|Birth name||Mitchell Herbert Ellis|
August 4, 1921|
Farmersville, Texas, U.S.
|Died||March 28, 2010
Los Angeles, California, U.S.
|Genres||Mainstream jazz, Bebop, Swing, Cool jazz, West Coast jazz|
|Herb Ellis ES-165|
Mitchell Herbert "Herb" Ellis (August 4, 1921 – March 28, 2010) was an American jazz guitarist. Perhaps best known for his 1950s membership in the trio of pianist Oscar Peterson, Ellis was also a staple of west-coast studio recording sessions, and was described by critic Scott Yanow as "an excellent bop-based guitarist with a slight country twang to his sound."
Born in Farmsville, Texas and raised in the suburbs of Dallas, Ellis first heard the electric guitar performed by George Barnes on a radio program. This experience is said to have inspired him to take up the guitar. He became proficient on the instrument by the time he entered North Texas State University. Ellis majored in music, but because they did not yet have a guitar program at that time, he studied the string bass. Unfortunately, due to lack of funds, his college days were short-lived. In 1941, Ellis dropped out of college and toured for six months with a band from the University of Kansas.
In 1943, he joined Glen Gray and the Casa Loma Orchestra and it was with Gray's band that he got his first recognition in the jazz magazines. After Gray's band, Ellis joined the Jimmy Dorsey band where he played some of his first recorded solos. Ellis remained with Dorsey through 1947, traveling and recording extensively, and playing in dance halls and movie palaces. Then came a turnabout that would change Ellis's career forever. Then, as pianist Lou Carter told journalist Robert Dupuis in a 1996 interview, "The Dorsey band had a six-week hole in the schedule. The three of us had played together some with the big band. John Frigo, who had already left the band, knew the owner of the Peter Stuyvesant Hotel in Buffalo. We went in there and stayed six months. And that's how the group the Soft Winds were born." Together with Frigo and Lou Carter, Ellis wrote the classic jazz standard "Detour Ahead".
The Soft Winds group was fashioned after the Nat King Cole Trio. They stayed together until 1952. Ellis then joined the Oscar Peterson Trio (replacing Barney Kessel) in 1953, forming what Scott Yanow would later on refer to as "one of the most memorable of all the piano, guitar, and bass trios in jazz history".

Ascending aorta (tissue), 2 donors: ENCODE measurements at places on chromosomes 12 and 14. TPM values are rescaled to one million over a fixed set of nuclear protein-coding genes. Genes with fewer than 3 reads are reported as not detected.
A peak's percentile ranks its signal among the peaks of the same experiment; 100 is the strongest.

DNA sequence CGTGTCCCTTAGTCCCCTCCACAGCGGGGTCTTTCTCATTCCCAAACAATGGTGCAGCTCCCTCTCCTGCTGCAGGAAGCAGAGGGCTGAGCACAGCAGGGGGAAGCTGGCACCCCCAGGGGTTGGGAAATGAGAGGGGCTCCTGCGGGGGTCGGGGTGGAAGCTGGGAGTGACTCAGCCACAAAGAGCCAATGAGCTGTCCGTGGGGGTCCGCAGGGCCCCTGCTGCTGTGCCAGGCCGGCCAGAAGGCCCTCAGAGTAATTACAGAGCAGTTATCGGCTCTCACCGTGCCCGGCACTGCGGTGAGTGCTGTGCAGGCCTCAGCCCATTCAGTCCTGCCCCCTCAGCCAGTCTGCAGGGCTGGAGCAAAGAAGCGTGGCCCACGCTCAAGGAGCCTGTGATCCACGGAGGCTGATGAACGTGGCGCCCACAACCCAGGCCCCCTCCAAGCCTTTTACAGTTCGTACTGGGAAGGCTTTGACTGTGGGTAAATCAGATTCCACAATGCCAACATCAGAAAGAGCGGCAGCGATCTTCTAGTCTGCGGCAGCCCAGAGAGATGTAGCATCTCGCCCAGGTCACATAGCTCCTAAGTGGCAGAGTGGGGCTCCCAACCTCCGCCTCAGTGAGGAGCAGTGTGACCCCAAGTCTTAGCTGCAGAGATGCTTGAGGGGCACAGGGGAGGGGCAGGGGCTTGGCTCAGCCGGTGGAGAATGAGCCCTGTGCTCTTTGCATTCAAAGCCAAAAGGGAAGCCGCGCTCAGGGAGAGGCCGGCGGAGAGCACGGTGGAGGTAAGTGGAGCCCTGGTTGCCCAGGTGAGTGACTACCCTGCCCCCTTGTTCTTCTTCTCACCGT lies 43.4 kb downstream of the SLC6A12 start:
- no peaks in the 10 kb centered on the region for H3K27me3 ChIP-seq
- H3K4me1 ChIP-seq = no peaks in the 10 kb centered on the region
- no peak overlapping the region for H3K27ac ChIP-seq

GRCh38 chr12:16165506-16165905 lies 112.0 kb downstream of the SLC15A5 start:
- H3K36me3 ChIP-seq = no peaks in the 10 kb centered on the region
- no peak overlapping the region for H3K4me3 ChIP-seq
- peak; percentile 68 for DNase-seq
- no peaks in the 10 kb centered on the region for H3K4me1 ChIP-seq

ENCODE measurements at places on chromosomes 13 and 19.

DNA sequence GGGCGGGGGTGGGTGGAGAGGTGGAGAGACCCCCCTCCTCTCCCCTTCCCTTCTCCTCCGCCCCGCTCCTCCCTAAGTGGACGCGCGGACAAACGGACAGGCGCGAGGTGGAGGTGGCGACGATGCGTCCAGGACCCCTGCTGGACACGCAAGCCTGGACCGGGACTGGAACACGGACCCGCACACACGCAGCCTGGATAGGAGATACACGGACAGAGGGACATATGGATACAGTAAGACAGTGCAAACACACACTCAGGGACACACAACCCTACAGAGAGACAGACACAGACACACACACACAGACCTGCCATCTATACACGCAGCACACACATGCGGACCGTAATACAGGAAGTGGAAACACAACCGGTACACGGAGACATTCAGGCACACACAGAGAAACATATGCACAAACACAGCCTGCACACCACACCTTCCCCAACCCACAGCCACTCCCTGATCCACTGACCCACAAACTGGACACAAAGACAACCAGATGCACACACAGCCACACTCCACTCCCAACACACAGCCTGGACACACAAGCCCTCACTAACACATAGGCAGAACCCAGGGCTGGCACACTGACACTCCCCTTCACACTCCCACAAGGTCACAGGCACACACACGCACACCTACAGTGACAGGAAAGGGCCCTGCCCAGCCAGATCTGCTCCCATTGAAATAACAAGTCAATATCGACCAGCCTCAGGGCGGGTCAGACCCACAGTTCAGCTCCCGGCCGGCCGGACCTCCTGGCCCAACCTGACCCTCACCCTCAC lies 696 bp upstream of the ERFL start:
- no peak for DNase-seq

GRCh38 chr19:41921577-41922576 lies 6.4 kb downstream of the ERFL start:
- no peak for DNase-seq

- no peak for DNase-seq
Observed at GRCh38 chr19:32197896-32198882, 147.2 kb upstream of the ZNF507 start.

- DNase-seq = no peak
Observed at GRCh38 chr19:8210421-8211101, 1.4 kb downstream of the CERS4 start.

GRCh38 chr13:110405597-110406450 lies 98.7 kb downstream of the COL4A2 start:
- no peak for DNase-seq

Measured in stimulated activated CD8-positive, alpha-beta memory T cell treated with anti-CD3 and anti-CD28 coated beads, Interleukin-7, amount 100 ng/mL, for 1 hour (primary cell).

Ellis became prominent after performing with the Oscar Peterson Trio from 1953 to 1958 along with pianist Peterson and bassist Ray Brown. He was a somewhat controversial member of the trio, because he was the only white person in the group in a time when racism was still very much widespread.
In addition to their great live and recorded work as the Oscar Peterson Trio, this unit served as the virtual "house rhythm section" for Norman Granz's Verve Records, supporting the likes of tenormen Ben Webster and Stan Getz, as well as trumpeters Dizzy Gillespie, Roy Eldridge, and Sweets Edison and other jazz stalwarts. With drummer Buddy Rich, they were also the backing band for popular "comeback" albums by the duet of Ella Fitzgerald and Louis Armstrong.
The trio were one of the mainstays of Granz's Jazz at the Philharmonic concerts as they swept the jazz world, almost constantly touring the United States and Europe. Ellis left the Peterson Trio in November 1958, to be replaced not by a guitarist, but by drummer Ed Thigpen. The years of 1957 through 1960 found Ellis touring with Ella Fitzgerald.
Herb Ellis was also featured on the television show Sanford and Son accompanying Fred's singing.
In 1994 he joined the Arkansas Jazz Hall of Fame. On November 15, 1997 he received an Honorary Doctorate from the University of North Texas College of Music.
Ellis died of Alzheimer's disease at his Los Angeles home on the morning of March 28, 2010, at the age of 88.
- Ellis in Wonderland (1956)
- I Love John Frigo...He Swings (1957)
- Nothing But the Blues (Verve, 1957) with Eldridge, Stan Getz, Peterson, Ray Brown, Stan Levey, Gus Johnson
- Herb Ellis Meets Jimmy Giuffre (Verve, 1959)
- Thank You Charlie Christian (1960)
- Softly... But with That Feeling (1962)
- The Midnight Roll (Epic, 1962), with Ray Bryant, Israel Crosby, Jimmy Rowser, Gus Johnson, Roy Eldridge, Frank Assunto, and Buddy Tate
- Guitar/Guitar (1963) with Charlie Byrd
- Jazz/Concord (Concord, 1972) with Joe Pass, Ray Brown, Jake Hanna
- Seven, Come Eleven (1973)
- Two for the Road (1974) with Joe Pass
- Herb Ellis & Ray Brown's Soft Shoe (Concord, 1974) with Harry Sweets Edison, George Duke
- Hot Tracks (Concord, 1975) with Sweets Edison, Plas Johnson, Monty Budwig, Jake Hanna
- Windflower (Concord, 1978) with Remo Palmier
- Soft & Mellow (Concord, 1978)
- Hello Herbie (PA USA, 1981) with Oscar Peterson
- When You're Smiling (Atlas, 1983)
- Sweet and Lovely (Atlas, 1983)
- Doggin' Around (Concord, 1988) Duo with Red Mitchell
- Roll Call (Justice, 1991) with Melvin Rhyne
- An Evening with Herb Ellis (Jazz Focus, 1995) with Chuck Israels
- Joe's Blues (Laserlight, 1998) with Joe Pass
- Texas Swings (Justice,1992)
With Mel Brown
- Chicken Fat (Impulse!, 1967)
With Benny Carter
With Roy Eldridge
With Dizzy Gillespie
- Roy and Diz (Clef, 1954) – with Roy Eldridge
- For Musicians Only (Verve, 1956) – with Stan Getz and Sonny Stitt
With Illinois Jacquet
- Swing's the Thing (Clef, 1956)
With Bud Shank
- Bud Shank Plays Music from Today's Movies (World Pacific, 1967)
- Magical Mystery (World Pacific, 1967)
With Gábor Szabó
- Wind, Sky and Diamonds (Impulse!, 1967)
With Oscar Peterson
With Lester Young
- Herb Ellis at Find a Grave
- Herb Ellis on the Arkansas Jazz Hall of Fame website
- Biography at Classic Jazz Guitar.
- Keith Thursby, "Herb Ellis dies at 88; jazz guitarist", Los Angeles Times, March 31, 2010.
- Peter Keepnews, "Herb Ellis, Jazz Guitarist, Is Dead at 88", New York Times, March 30, 2010.
- "Herb Ellis" (obituary), Daily Telegraph, April 5, 2010.